Back in November 2019 I went looking for the center of the universe in Wallace, Idaho. Afterward I ended up walking around town, killing time while I waited for one of the local digs to open up for “dinner time” so I could grab a burger before driving home.
I snapped this picture of an empty alley somewhere downtown. Small old towns fascinate me; there’s a lot of forgotten history there, overlooked by merit of being off the beaten path. Even the ones that were at one time boom towns are now largely deserted. I wonder about the people who lived there in another era, what hopes or fears they had for the future, and what they imagined their hometown would look like decades later. Would they be surprised? Disappointed? Resigned?
Wallace was once a bustling mining town but like so many other small towns of the west, it’s slowly shrunk as that industry dried up and people began to move elsewhere. Historical buildings, some restored and some crumbling, now house a mix of small businesses and tourist attractions. In the off-season and after dusk, the town is mostly deserted. The shops have closed and the few residents have drifted home, leaving just the ghosts to wander the streets and remember what was, now gently fading with the daylight.
A few months later I found this Pablo Neruda poem that seemed to fit perfectly with the photo. It seems even more fitting with the uncertainty in the world this month, as we try to figure out how to reshape our “normal” in the face of a global pandemic. As I write this roughly a third of the globe is under some type of “shelter in place” order designed to slow the spread of a disease no one knows how to beat.
It’s strange to go out into empty streets and see how quickly our way of life comes to a halt. It’s a humbling reminder of how fragile we are in the grand scheme of history. And it’s scary to wonder when, or even if, this will pass. But for all the fear and ugliness we’re witnessing, this episode has also brought people together in creative ways to support and encourage each other from afar. I’m trying to remain hopeful that if we can all remain still for a little while, and use this pause to focus on what connects us instead of what divides us, we can come out of this phase of history stronger than we were before.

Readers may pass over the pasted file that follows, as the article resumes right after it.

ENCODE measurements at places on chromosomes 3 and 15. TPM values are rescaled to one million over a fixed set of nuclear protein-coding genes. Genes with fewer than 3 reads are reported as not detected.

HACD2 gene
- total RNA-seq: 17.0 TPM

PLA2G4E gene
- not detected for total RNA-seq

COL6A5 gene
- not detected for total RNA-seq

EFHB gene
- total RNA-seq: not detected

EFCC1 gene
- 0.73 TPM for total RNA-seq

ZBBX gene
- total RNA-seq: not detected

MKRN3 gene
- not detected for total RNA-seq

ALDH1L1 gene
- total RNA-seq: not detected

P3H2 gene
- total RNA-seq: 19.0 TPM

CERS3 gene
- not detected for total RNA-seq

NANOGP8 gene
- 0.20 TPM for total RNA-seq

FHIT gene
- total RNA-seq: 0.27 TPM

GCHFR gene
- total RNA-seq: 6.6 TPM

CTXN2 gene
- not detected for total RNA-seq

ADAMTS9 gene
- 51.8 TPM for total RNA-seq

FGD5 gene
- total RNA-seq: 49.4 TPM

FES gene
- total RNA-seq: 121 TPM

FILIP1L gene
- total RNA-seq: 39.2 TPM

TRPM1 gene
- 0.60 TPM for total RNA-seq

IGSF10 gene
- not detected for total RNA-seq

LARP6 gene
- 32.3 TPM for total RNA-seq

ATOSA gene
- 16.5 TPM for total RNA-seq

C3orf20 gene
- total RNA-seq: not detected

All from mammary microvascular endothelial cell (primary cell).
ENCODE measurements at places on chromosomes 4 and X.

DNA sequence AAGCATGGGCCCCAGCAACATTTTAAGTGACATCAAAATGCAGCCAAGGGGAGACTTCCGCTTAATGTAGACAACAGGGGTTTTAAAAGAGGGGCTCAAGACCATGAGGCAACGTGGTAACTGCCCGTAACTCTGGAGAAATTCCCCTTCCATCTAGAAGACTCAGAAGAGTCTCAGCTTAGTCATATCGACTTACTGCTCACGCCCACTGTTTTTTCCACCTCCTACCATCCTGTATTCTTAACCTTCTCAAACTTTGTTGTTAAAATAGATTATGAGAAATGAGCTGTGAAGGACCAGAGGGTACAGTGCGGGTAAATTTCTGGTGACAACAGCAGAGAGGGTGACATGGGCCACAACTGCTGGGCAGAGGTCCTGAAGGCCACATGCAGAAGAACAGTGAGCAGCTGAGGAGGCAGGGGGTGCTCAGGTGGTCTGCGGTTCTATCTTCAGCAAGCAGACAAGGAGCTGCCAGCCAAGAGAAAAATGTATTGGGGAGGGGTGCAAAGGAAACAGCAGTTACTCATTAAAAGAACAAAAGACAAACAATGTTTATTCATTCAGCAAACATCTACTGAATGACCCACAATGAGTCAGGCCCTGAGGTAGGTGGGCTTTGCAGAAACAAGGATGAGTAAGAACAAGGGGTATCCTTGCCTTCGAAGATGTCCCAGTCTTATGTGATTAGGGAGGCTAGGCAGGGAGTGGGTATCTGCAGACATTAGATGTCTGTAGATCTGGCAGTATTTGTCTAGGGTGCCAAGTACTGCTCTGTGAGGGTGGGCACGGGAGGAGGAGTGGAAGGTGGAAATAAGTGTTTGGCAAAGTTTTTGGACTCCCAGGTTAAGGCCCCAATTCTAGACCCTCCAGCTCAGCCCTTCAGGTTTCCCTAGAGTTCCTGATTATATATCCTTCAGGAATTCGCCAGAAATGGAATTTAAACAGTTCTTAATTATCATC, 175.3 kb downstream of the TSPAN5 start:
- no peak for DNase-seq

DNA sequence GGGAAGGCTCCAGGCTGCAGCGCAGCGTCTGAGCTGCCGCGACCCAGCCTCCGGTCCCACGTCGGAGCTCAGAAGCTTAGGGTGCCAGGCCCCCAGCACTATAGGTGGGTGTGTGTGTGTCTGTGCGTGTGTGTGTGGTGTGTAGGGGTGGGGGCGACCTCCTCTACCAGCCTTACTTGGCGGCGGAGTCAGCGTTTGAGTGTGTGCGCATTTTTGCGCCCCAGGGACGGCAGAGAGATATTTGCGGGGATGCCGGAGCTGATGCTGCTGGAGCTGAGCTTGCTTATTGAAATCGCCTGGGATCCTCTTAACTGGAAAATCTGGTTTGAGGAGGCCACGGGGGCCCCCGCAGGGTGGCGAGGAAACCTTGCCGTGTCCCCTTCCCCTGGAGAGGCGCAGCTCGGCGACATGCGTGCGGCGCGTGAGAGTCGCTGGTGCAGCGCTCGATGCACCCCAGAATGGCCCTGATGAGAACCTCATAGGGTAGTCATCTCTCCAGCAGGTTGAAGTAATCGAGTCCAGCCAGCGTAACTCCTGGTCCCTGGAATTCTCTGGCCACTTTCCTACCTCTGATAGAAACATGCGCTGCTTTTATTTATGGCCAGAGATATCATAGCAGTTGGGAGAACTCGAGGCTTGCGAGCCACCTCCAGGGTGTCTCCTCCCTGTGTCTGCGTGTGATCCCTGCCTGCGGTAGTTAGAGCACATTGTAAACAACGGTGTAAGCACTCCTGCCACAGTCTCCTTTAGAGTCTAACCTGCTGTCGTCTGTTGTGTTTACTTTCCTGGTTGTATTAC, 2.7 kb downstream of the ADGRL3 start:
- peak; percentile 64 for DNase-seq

“Now I will count to twelve
and we will all keep still.
For once on the face of the earth
let’s not speak in any language,
let’s stop for one second,
and not move our arms so much.
It would be an exotic moment
without rush, without engines,
we would all be together
in a sudden strangeness.
Fishermen in the cold sea
would not harm whales
and the man gathering salt
would look at his hurt hands.
Those who prepare green wars,
wars with gas, wars with fire,
victory with no survivors,
would put on clean clothes
and walk about with their brothers in the shade, doing nothing.
What I want should not be confused with total inactivity.
Life is what it is about;
I want no truck with death.
If we were not so single-minded
about keeping our lives moving,
and for once could do nothing,
perhaps a huge silence
might interrupt this sadness
of never understanding ourselves
and of threatening ourselves with death.
Perhaps the earth can teach us
as when everything seems dead
and later proves to be alive.
Now I’ll count up to twelve
and you keep quiet and I will go.”
(Pablo Neruda, “Keeping Quiet”)